This is submitted on Rosh Chodeh Elul, which in the days of the Temple was considered the New Year for Animals, a day for the tithing of animals for sacrifices. Today some Jews are working to restore this ancient holiday and convert it into a day to increase awareness of Judaism’s powerful teachings about compasion to animals and how far the current mistreatment of animals on factory farms and in other settings is from these teachings.

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Jews should be animal rights advocates for at least 3 reasons:

1. Although it is not well known, Judaism has very powerful teachings about the proper treatment of animals. If Jews took these teachings seriously, they would be among the strongest protesters of many current practices related to animals.

According to Judaism, animals are part of God’s creation and people have special responsibilities to them. The Jewish tradition clearly indicates that we are forbidden to be cruel to animals and that we are to treat them with compassion. These concepts are summarized in the Hebrew phrase tsa’ar ba’alei chayim, the Torah mandate not to cause “pain to any living creature.”

Although the Torah clearly indicates that people are to have dominion over animals (Gen. 1-26), Judaism teaches that animals are also God’s creatures, possessing sensitivity and the capacity for feeling pain; hence they must be protected and treated with compassion and justice.

The Psalms indicate God’s concern for animals, for “His tender mercies are over all His creatures” (Psalms 145:9). Perhaps the Jewish attitude toward animals is best summarized by the statement in Proverbs 12:10, “The righteous person regards the life of his or her animal.” In Judaism, one who is cruel to animals cannot be regarded as a righteous individual.

There are many Torah laws involving compassion to animals. An ox is not to be muzzled when threshing in a field of corn (Deuteronomy 25:4). A farmer should not plow with an ox and an ass together (so that the weaker animal would not suffer pain in trying to keep up with the stronger one) (Deuteronomy 22:10). Animals, as well as people, are to be allowed to rest on the Sabbath day (Exodus 20:10). The importance of this verse is indicated by its inclusion in the Ten Commandments and its recitation as part of kiddush (sanctification ceremony using wine or grape juice) on Sabbath mornings.

Many great Jewish heroes were chosen because they showed kindness to animals. Moses and King David were considered worthy to be leaders (Exodus Rabbah 2:2). Rebecca was judged suitable to be Isaac’s wife because of her kindness in providing water to the camels of Eliezer, Abraham’s servant.

2. Consistent with Jewish teachings, animals cannot be equated with human beings. But, one need not believe that human beings and animals have the same value to protest against the extremely cruel treatment that animals are subjected to today. The insanity of current policies toward animals can be summarized as follows: First millions of animals are killed to protect our livestock. Then billions of animals are slaughtered for our food. As a result of our flesh-centered diets, millions of people contract degenerative diseases. Then millions of additional animals are tortured and killed seeking cures for these diseases, which people generally wouldn’t get in the first place if we had more sensible diets.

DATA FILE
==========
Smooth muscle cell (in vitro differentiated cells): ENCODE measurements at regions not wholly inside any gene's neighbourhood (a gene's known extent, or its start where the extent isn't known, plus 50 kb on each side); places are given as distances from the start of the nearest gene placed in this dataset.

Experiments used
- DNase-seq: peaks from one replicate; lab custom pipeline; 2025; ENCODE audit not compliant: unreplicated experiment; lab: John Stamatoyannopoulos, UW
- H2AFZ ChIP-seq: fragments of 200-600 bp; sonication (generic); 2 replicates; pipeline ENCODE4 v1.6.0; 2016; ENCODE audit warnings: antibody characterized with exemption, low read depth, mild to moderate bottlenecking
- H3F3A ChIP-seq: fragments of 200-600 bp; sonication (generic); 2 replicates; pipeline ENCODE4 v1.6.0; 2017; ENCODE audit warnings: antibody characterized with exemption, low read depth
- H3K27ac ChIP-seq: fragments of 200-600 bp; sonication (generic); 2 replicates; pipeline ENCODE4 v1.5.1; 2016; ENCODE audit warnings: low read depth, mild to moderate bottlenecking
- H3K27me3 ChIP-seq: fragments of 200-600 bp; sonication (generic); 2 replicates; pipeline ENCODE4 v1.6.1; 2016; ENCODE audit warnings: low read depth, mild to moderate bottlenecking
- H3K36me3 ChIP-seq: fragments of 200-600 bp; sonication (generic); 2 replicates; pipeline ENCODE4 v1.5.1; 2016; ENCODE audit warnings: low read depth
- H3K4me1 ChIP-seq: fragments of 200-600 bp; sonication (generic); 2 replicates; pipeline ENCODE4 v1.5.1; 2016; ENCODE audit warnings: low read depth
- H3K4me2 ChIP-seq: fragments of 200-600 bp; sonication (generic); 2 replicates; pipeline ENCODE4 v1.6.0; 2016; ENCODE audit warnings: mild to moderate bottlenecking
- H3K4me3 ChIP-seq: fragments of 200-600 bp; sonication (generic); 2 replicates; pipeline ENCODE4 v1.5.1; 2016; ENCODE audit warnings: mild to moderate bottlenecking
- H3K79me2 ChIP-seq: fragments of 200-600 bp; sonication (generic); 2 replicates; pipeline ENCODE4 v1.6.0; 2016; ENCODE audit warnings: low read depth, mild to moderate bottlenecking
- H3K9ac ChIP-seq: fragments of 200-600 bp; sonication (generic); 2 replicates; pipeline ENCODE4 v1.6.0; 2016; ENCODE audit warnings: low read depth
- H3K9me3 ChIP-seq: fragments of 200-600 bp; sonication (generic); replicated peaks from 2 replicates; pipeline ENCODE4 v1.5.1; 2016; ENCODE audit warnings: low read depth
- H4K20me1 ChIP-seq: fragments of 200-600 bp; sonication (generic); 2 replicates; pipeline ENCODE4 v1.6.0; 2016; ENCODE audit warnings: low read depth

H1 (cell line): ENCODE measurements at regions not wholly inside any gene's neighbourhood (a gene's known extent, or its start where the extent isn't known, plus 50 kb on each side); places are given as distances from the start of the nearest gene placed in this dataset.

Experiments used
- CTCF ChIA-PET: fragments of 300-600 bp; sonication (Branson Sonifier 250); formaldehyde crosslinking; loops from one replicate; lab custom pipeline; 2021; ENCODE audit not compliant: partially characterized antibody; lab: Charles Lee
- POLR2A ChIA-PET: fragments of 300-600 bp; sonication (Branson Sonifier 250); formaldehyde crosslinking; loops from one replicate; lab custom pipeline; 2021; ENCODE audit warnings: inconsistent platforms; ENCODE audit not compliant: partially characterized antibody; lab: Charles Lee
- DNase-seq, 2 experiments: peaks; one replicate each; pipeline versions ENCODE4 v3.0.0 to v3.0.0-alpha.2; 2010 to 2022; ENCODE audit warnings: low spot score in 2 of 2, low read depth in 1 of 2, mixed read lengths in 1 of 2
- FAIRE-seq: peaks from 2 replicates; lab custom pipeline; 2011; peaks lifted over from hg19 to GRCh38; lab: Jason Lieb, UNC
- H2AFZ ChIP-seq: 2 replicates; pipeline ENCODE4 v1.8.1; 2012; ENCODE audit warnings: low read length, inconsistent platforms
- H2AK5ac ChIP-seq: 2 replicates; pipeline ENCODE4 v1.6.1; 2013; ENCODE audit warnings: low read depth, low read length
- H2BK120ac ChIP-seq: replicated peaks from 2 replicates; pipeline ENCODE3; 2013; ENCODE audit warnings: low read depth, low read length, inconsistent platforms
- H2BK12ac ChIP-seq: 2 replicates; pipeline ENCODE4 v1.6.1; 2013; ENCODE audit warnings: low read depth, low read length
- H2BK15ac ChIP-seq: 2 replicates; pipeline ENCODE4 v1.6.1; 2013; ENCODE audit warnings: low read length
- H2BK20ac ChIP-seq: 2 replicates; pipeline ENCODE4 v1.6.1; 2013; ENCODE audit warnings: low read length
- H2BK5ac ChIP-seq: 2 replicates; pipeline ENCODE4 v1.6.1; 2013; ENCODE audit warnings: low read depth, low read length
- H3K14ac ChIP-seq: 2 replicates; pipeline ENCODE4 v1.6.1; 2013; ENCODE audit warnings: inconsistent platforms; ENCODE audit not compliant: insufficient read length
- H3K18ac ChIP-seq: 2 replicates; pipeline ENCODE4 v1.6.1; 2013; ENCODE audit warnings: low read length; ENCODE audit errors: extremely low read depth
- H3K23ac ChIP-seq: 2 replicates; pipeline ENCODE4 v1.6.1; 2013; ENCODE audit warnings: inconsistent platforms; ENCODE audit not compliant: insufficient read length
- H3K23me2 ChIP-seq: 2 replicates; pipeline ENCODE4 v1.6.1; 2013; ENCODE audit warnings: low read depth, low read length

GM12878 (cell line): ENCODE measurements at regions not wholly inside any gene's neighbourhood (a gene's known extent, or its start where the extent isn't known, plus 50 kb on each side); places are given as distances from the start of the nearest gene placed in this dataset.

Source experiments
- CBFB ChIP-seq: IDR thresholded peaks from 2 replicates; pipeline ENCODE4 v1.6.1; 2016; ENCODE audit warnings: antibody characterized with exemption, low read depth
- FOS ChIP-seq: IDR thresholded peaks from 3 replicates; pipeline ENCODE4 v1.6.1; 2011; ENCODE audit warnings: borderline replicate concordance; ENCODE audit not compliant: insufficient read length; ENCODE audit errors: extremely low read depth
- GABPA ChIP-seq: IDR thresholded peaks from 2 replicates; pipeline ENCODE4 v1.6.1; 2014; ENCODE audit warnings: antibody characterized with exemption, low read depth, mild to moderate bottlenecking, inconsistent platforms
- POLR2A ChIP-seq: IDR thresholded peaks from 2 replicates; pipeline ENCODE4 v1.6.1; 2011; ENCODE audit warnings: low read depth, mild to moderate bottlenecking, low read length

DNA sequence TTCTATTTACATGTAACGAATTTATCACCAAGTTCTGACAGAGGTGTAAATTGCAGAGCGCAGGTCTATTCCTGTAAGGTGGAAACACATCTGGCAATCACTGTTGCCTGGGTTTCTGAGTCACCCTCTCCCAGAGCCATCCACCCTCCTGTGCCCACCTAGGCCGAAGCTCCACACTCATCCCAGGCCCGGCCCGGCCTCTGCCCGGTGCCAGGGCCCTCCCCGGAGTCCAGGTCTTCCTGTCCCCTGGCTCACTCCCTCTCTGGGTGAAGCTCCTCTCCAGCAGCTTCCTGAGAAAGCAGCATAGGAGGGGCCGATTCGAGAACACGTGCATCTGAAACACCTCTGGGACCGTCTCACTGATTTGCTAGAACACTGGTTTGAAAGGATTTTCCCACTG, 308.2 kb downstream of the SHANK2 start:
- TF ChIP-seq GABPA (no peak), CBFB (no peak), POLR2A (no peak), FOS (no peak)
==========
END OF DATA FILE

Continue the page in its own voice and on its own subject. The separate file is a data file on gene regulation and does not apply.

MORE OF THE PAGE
Since Jews are to be “rachmanim b’nei rachmanim” (compassionate children of compassionate ancestors): Can we justify the force-feeding of ducks and geese to create pate de foie gras? Can we justify taking day-old calves from their mothers so that they can be raised for veal in very cramped conditions? Can we justify the killing of over 200 million male chicks immediately after birth at egg-laying hatcheries because they cannot produce eggs and have not been genetically programmed to be able to have much flesh? Can we justify artificially impregnating cows every year on what the industry calls “rape racks” so that they will be able to produce more milk? Can we justify the many other ways that animals are unnecessarily exploited and mistreated in our society to meet people’s perceived needs. It should be noted that hunting for recreation is forbidden by Jewish law.

3. Generally when animals are mistreated, it also has negative effects for people. Studies have shown that the mistreatment of animals by an individual is often a sign of later violence or criminal behavior. The consumption of meat and other animal-products has been conclusively linked to many chronic degenerative diseases. Modern intensive livestock agriculture contributes significantly to climate change, soil erosion and depletion, loss of biodiversity, destruction of tropical rain forests and other important habitats, and and other environmental problems; it also uses vast amounts of water, energy, pesticides, fertlizer, and other agricultural resources. In view of the many global threats related to today`s livestock agriculture, working to promote vegetarianism, and even more veganism, may be the most important action that one can take for global survival.

In summary, there is much in Judaism that mandates that animals be treated kindly. Hence, being an advocate for animal rights is not a rejection of Judaism, but an attempt to apply Judaism’s splendid teachings. It is essential that this message become widely known and practiced in order to end the horrendous conditions under which so many animals currently exist and to to show the applicability of Judaism’s eternal values to some of today’s critical issues.